Charter schools are those that can accept financing from private sources or those that aren’t the government. Another key characteristic of charter schools is their not having to take into consideration the rules, guidelines, and mandates that local and regional school boards put into action.
Without argument, a majority of schools – public and private alike, benefit from having to stay true to the rules that their administrative bodies put into place. However, marginalized schools, especially those in low-income areas or – although it sounds familiar, it’s not necessarily one in the same – whose students’ families almost always come from impoverished walks of life.
Rocketship Education is a line of public charter schools that are located in areas with little income to spare, if any, at all. The central idea of Rocketship Education is to provide quality education to families in need that aren’t otherwise able to afford private education. Preston Smith, currently the chief executive officer and president of Rocketship Education, giving young people who would otherwise be caught in the lifestyle cycle of poverty, sometimes known as poverty traps, a phenomenon that people all around the world, especially
Most charter schools are private, meaning parents and guardians have to pay exorbitant amounts only the most wealthy or upper-middle-class people can afford. This combination of public and private schooling, unarguably a highly uncommon mixup, is one of the many characteristics of Rocketship Education that helps it stick out among the large crowd of public schools in the United States.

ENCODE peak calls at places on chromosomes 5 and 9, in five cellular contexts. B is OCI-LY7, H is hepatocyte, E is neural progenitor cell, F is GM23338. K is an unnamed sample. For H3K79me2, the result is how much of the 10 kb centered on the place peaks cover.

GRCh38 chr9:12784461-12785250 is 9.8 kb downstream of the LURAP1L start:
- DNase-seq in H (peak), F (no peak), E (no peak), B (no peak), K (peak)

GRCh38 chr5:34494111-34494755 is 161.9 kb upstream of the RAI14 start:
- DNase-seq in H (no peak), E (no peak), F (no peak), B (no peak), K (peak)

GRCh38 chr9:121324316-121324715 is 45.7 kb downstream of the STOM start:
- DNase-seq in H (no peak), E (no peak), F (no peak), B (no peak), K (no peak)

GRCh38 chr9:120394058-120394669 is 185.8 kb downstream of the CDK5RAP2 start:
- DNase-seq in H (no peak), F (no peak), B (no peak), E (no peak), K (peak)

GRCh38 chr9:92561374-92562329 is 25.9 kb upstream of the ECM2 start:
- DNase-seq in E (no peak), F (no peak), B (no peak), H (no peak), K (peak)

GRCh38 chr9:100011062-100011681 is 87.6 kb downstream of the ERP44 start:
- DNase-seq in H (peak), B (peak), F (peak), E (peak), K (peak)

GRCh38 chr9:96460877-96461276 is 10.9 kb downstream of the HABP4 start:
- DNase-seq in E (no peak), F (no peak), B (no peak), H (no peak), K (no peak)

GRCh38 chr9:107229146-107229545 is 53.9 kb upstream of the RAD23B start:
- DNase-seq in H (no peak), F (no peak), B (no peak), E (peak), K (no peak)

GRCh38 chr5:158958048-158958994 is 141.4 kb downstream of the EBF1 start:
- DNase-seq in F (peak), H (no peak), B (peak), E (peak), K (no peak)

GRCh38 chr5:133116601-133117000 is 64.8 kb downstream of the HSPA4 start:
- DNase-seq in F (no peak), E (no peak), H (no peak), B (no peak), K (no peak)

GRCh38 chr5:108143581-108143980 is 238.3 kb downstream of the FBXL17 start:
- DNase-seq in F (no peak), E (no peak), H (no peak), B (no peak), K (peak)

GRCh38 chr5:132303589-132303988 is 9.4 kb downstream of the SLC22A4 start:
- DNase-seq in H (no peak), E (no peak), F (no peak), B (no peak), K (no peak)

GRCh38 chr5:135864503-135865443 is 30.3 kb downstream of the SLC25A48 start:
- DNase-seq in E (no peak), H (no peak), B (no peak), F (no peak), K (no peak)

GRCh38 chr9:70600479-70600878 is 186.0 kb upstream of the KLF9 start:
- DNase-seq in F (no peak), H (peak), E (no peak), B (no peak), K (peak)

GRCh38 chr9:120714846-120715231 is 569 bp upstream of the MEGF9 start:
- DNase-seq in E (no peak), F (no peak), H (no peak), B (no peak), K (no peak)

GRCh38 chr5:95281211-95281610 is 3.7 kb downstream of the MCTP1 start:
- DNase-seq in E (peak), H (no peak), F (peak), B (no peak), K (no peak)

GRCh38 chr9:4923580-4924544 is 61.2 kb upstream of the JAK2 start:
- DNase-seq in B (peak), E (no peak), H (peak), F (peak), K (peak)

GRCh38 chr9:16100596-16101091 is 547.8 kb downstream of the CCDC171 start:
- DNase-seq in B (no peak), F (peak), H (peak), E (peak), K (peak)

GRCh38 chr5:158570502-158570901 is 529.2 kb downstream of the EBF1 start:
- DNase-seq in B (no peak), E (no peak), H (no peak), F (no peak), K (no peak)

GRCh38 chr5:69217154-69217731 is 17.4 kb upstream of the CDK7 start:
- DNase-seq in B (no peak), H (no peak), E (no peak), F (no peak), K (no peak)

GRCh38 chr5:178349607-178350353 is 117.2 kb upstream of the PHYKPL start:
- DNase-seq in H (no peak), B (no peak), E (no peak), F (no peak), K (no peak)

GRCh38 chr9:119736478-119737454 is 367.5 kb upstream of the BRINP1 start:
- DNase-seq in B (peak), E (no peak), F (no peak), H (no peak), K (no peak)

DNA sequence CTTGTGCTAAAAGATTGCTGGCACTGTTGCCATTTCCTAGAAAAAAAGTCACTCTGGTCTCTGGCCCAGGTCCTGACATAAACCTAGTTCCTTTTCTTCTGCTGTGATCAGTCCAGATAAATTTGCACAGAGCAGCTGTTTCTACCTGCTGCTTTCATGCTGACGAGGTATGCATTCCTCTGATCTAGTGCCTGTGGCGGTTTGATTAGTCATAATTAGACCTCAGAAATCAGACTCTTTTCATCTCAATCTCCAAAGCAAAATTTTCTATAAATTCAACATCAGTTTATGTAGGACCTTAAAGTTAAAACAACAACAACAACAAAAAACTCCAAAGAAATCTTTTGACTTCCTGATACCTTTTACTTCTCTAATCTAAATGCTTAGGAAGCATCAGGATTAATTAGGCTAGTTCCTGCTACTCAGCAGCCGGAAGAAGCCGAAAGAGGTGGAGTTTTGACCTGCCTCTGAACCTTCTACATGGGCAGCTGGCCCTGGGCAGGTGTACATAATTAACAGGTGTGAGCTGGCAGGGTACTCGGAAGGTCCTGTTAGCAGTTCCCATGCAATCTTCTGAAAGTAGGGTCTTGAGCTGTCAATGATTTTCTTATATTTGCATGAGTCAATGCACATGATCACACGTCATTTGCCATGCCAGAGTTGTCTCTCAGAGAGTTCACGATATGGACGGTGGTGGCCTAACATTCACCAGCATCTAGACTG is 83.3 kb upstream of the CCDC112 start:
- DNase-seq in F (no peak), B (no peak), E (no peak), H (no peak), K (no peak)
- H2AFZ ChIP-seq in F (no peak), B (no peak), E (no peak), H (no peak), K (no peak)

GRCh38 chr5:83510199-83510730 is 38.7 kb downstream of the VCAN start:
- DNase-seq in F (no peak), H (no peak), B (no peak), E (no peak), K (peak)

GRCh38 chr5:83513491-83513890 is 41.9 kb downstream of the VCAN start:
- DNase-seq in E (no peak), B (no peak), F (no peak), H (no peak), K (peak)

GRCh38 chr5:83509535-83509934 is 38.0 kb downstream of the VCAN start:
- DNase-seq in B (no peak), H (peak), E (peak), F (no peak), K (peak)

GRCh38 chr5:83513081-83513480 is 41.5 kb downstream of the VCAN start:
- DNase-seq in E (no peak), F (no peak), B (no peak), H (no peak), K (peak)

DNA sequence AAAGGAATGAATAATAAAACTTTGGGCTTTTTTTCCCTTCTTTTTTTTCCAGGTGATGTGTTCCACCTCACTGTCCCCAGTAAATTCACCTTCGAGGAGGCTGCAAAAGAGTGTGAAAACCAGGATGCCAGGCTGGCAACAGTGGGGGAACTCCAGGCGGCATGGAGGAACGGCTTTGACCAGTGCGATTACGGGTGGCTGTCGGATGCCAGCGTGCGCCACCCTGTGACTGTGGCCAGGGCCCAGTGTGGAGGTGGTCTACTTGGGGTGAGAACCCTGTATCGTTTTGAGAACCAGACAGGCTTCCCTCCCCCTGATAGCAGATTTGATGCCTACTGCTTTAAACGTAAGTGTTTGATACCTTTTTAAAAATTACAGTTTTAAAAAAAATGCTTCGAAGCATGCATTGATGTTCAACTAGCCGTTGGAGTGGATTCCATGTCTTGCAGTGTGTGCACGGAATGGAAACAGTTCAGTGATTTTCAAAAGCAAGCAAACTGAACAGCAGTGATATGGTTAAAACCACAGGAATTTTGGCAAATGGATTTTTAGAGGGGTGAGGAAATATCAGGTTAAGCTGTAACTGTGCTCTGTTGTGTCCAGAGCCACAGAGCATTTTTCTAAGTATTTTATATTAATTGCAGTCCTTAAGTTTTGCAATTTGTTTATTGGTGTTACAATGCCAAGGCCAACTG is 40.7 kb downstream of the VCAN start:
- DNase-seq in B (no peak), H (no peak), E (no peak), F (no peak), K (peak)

As far as pedagogical technique is concerned – and as you’d probably think – Rocketship Education rotates around three points on its approach to tackling public education.
Personalized training is essential for maintaining unnaturally high test scores that Rocketship Education’s facilities have boasted over the past decade. Arguably the most effective means of accomplishing this goal is through one-on-one lesson plans prepared for each student. Although it takes time, it’s well worth it.
Parents are encouraged to boost children’s success at home, with the third pillar of success suggesting that teachers and administrators should be extensively trained, its benefits exceeding the time getting acclimated to RSED’s standards.